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Apartheid in South Africa

Apartheid is social policy that promotes segregation in terms of political, economic and racial difference. It involved discrimination against people who are not whites. It is the system of governance that was adopted in South Africa between 1948 and 1994. This system is well known to have taken its toll in South Africa a great deal; it curtailed the rights of the black South Africans who were the majority inhabitants of the land. It sidelined the blacks and rendered the whites superior in every aspect of life. Public amenities were never shared among the factions because one was considered the disadvantaged and not fit for association. Elements of this policy are currently experienced in Israel.


Apartheid rule in South Africa crumbled down due to the factors that discouraged its existence like numerous resistances and international pressure.

Origin of Apartheid in South Africa

Although racial discrimination in South Africa started during the colonial times, the apartheid policy was adopted after the national election that was held in 1948. This system classified the inhabitants of South Africa into four main groups. These groups included natives of the land, white settlers, colored people and Asian origins (Weisse, 53).

It is argued though that racism might not have been the original cause of apartheid. It is rather believed that the architects of this policy were the Afrikaner intellectuals. The system was put into place to aid in developing the different population groups. This was to be achieved by dividing the black population into nine tribal groups so that they could realize their national aspirations. The remaining groups were incorporated into a federal government structure, giving them the mandate to lead South Africa into realizing a peaceful development to the entire population.

The system was probably brought to preserve the identity of the Afrikaners and to respond to the problems that a culturally diverse nation like South Africa needed. This Afrikaner group is a very religious and much disciplined group indeed. The Afrikaners had undergone deep unfortunate adversities like the brutal invasion by the British. They were detained in concentration camps and a thought of this normally created tension between them and the Britons. Thinking that racism is the main cause of apartheid may be a wrong conclusion. It can, therefore, be said that it was not the cause but rather the consequence of the apartheid policy.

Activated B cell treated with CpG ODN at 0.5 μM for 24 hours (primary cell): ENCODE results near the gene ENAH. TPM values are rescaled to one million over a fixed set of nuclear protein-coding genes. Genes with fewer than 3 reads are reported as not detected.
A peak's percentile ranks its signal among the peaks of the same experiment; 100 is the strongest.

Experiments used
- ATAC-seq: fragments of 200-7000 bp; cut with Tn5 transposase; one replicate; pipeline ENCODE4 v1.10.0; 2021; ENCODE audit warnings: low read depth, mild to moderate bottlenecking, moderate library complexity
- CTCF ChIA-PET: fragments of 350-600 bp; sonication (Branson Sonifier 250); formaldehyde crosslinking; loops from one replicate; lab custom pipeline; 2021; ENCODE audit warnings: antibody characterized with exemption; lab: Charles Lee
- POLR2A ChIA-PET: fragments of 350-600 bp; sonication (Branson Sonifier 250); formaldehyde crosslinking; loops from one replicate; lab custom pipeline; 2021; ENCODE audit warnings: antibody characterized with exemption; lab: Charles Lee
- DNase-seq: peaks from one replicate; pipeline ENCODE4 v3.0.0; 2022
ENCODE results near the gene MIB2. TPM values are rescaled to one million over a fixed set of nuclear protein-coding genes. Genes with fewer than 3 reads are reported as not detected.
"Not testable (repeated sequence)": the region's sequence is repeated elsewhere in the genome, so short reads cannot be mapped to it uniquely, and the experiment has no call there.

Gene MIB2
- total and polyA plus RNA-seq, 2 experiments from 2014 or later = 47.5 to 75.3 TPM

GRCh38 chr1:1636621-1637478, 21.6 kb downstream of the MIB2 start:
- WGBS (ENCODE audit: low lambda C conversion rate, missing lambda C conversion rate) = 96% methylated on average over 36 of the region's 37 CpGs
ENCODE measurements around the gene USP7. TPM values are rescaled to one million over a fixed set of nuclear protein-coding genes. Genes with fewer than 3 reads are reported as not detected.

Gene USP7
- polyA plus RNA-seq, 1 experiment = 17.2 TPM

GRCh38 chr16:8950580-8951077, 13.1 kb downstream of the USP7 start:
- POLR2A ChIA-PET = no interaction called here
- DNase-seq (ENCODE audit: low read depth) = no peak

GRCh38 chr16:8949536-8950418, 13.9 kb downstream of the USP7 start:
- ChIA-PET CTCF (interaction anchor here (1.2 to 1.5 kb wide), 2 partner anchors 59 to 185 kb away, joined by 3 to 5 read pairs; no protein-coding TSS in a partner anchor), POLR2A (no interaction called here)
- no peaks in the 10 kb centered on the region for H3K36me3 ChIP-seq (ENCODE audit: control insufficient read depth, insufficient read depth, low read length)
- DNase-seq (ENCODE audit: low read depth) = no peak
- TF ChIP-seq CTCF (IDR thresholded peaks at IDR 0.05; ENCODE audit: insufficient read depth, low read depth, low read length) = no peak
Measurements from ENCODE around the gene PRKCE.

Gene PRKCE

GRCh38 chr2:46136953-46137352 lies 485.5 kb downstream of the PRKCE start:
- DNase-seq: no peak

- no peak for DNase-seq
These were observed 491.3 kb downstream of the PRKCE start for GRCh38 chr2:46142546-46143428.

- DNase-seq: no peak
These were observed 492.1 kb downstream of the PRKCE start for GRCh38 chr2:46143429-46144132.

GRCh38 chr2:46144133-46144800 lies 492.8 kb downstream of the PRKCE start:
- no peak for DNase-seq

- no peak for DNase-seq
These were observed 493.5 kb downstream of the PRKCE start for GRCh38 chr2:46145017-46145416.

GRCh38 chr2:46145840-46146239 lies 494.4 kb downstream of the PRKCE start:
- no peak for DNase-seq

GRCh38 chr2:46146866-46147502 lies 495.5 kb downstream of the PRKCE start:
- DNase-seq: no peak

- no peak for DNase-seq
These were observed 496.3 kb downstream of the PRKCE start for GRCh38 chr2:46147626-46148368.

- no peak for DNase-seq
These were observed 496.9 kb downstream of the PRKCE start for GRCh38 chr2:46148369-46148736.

The restriction of blacks from moving from rural areas to urban areas was not on the ground of racial difference. It was imposed to control an introduction of cheap labor into South African cities and to protect White labor from depreciating. This benefited the whites economically but pressed the employers who could have otherwise gained from plenty of cheap labor provided by Blacks. This can suggest to us that the labor union of the Whites might have been the main driving force behind discrimination in South Africa (Yousaf, 84).

Segregation dates back in the 1800s when the British government decreed that, for the Hottentos to move, they needed passes from their masters. The 49th ordinance of 1828 demanded that black immigrants who were prospective were to be accorded with passes to help them in job seeking. This ordinance was repealed for the Khoikhoi and the colored citizens but not for other Africans who continued to walk around with passes for identification.

When the act to abolish slavery was enacted, the South African government responded to this by now referring to the slaves as indentured laborers. This indenture system was introduced in Xhosa in 1848.  It was not very far from slavery. This was followed by creation of a law that limited the freedom of unskilled workers and enforced restriction on the indentured workers.

1892 and 1894 respectively saw an enactment of law based on financial and educational abilities. These acts were meant to deny Indians the right to vote. In 1905, the Blacks were completely denied rights to vote. They were restricted to live in certain areas and forced to carry passes around. In 1906, an act that required the Indians to be registered was introduced (Chandler, 155). They too were required to have passes. In the year 1910, South Africa was recreated as a dominion which had the power and ability to govern itself. The Whites were given all the political power to control the government. On the other side, the Blacks were denied several rights including the right to be represented in the parliament.